If Felix Hernandez is King, Jose Fernandez is his heir to the throne.
After dominating at both Class-A levels in 2012, Fernandez was inserted into the Marlins’ Opening Day rotation after a few last-minute injuries to their starters left the team short-handed.
Naturally, people questioned the Marlins’ decision to rush the then-20-year-old right-hander to the major leagues. After all, he didn’t have a game of experience above High-A. However, Fernandez has silenced the skeptics with his performance this season, as he currently leads all rookie starters in the National League with a 2.54 ERA and 153 ERA+.
With Fernandez’s rise to stardom this season at such a young age, it’s easy to compare him to King Felix, who debuted as a 19-year-old in 2005. However, while it took Felix roughly four seasons before he put everything together, Fernandez seemingly figured things out after only a few months in the major leagues.
While they differ in that regard, the two right-handers do have remarkable similarities, ranging from their body type to mechanics to pitch usage and approach.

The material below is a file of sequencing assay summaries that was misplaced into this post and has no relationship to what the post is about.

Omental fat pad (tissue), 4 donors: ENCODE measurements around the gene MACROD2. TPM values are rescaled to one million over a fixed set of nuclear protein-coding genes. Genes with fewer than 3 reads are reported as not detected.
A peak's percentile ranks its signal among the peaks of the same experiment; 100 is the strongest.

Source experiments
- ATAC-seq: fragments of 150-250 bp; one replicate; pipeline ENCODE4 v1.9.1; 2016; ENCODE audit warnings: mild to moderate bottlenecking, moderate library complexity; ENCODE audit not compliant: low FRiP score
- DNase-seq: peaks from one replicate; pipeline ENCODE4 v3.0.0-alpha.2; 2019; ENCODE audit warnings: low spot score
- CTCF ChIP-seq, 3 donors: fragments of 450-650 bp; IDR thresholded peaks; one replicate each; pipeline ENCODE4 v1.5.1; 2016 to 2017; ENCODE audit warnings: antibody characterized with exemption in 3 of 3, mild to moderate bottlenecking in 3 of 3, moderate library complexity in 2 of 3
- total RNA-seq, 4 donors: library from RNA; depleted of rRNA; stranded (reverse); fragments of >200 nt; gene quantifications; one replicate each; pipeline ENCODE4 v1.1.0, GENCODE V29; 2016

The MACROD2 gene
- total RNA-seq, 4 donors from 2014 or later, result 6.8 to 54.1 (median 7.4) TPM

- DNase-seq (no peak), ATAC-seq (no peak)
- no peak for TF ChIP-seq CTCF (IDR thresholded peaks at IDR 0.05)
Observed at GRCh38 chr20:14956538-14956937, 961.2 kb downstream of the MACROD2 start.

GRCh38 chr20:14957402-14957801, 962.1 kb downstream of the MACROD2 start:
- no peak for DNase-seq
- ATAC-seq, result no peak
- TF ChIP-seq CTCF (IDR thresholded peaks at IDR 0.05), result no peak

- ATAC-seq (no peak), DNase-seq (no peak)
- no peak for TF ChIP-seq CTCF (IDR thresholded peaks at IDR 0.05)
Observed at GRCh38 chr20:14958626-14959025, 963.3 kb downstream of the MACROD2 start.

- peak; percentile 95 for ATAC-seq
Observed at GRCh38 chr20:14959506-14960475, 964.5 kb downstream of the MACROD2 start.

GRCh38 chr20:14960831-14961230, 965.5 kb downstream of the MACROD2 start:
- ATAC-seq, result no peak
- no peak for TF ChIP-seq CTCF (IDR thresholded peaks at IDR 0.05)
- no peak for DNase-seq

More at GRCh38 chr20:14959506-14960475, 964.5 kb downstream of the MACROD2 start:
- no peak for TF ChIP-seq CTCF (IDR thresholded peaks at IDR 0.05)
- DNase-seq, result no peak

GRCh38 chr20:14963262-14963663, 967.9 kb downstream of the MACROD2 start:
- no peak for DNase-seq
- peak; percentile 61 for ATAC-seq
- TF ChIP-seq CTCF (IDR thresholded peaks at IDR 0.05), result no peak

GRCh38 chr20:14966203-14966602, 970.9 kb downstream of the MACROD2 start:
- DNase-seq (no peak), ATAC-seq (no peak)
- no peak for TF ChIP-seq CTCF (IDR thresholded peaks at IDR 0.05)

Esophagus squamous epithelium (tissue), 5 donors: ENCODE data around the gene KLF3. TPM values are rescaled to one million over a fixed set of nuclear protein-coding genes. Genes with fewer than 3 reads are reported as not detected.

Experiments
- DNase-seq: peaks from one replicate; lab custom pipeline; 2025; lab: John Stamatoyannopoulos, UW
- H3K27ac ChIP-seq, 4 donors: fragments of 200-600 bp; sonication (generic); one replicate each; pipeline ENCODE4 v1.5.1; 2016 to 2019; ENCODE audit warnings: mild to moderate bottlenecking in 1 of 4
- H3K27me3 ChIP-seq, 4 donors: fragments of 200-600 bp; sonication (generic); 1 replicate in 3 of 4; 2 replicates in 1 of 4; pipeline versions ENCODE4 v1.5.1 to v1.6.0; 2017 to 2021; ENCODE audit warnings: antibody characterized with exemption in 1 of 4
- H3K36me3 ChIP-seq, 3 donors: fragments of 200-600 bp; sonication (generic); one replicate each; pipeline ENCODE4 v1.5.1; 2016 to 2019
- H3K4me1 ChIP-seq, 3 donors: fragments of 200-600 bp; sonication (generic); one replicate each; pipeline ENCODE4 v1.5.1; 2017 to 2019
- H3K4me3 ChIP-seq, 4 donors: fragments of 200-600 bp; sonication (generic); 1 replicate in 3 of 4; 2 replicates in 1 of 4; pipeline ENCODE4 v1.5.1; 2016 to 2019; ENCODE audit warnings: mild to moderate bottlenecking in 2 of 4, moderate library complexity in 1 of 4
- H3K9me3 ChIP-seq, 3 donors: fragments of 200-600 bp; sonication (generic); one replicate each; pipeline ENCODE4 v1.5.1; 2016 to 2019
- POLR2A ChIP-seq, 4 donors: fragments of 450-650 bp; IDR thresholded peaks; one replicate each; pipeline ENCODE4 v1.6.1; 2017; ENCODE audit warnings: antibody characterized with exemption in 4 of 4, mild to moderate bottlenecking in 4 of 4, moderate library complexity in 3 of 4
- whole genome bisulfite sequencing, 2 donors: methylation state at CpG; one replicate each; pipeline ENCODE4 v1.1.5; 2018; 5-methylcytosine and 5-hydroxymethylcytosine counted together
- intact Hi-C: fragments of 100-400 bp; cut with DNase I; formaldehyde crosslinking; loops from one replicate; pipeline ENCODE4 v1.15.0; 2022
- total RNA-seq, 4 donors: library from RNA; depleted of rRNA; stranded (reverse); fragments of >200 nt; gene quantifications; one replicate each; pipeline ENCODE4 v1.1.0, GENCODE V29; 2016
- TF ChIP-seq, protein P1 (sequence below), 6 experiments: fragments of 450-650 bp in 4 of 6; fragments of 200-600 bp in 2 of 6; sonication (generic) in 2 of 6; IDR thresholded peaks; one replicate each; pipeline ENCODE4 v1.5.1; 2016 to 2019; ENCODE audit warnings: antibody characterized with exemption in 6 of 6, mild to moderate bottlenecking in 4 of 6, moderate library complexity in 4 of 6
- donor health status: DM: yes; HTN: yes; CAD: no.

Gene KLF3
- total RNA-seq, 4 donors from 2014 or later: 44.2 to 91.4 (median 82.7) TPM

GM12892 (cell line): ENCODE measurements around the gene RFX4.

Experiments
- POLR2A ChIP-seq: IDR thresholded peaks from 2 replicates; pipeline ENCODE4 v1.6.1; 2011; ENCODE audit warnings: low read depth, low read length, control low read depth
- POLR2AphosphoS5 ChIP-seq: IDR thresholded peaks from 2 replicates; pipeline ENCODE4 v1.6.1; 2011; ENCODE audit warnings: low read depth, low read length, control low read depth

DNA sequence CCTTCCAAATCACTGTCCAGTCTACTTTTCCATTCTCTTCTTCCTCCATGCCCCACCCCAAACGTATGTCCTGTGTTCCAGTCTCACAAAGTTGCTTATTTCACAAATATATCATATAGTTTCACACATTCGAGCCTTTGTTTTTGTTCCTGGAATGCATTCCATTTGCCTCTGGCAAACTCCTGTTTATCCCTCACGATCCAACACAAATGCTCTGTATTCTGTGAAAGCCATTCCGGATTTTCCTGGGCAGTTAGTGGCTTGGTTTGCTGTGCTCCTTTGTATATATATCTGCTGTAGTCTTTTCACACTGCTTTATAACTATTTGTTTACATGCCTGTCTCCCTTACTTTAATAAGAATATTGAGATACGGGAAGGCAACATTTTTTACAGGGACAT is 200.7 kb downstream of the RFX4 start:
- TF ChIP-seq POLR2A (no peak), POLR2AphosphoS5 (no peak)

So, let’s a take a deeper look at how Jose Fernandez compares to Felix Hernandez.
At 6’3”, 230 pounds, Hernandez is a physically strong right-hander who demonstrates excellent rhythm and strength throughout his delivery.
Starting with his hands at the belt when working from the windup, Hernandez calmly raises his hands and leg in unison. He has a moderate inward turn of his entire left side at the top his windup, which allows him to effectively shift his weight onto his back leg and hip, and it also adds considerable deception to his delivery. As he transitions his energy toward the plate, Hernandez does a nice job of leading with his front hip as he drives off his backside.